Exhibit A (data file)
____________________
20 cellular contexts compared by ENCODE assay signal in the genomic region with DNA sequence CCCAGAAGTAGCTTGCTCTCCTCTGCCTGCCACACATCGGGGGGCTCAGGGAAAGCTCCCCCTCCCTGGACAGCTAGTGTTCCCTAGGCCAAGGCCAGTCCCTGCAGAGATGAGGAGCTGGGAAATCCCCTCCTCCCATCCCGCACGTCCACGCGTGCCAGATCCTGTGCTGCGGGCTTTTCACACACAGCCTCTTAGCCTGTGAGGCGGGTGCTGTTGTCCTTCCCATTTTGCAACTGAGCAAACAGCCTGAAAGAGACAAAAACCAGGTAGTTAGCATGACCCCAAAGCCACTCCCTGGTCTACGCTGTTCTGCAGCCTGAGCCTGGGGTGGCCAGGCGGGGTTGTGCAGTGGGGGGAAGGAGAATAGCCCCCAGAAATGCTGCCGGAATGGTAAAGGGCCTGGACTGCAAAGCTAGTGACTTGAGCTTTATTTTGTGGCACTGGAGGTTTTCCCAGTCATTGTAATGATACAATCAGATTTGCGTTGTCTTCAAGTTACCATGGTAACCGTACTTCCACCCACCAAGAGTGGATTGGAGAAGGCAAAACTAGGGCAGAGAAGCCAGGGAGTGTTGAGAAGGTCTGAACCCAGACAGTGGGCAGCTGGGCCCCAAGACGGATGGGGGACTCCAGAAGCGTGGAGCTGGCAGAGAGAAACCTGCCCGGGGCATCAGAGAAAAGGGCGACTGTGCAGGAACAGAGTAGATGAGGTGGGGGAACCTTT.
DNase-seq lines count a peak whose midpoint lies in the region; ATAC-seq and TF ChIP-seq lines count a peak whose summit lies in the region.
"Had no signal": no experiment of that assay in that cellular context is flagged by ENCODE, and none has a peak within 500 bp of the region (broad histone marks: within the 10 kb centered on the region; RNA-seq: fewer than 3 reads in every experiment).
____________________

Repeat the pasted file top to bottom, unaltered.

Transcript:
20 cellular contexts compared by ENCODE assay signal in the genomic region with DNA sequence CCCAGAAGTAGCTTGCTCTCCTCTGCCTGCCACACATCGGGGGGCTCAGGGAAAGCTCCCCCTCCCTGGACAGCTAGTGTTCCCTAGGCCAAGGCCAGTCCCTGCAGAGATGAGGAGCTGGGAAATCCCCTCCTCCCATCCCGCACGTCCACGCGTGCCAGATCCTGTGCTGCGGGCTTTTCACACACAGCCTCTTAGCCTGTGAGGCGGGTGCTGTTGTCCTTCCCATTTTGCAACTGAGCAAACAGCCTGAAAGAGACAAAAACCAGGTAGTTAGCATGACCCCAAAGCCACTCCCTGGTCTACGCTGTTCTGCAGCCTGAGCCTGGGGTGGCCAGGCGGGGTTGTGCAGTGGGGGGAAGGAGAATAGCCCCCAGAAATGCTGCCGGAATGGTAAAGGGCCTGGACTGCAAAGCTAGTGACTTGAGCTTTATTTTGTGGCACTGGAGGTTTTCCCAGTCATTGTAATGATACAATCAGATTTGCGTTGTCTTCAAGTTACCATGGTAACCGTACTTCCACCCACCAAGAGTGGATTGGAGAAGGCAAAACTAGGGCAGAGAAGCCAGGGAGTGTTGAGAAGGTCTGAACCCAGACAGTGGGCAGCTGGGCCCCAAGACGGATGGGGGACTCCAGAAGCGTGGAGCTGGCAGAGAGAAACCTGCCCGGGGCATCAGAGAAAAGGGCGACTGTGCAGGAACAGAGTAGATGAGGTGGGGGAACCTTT.
DNase-seq lines count a peak whose midpoint lies in the region; ATAC-seq and TF ChIP-seq lines count a peak whose summit lies in the region.
"Had no signal": no experiment of that assay in that cellular context is flagged by ENCODE, and none has a peak within 500 bp of the region (broad histone marks: within the 10 kb centered on the region; RNA-seq: fewer than 3 reads in every experiment).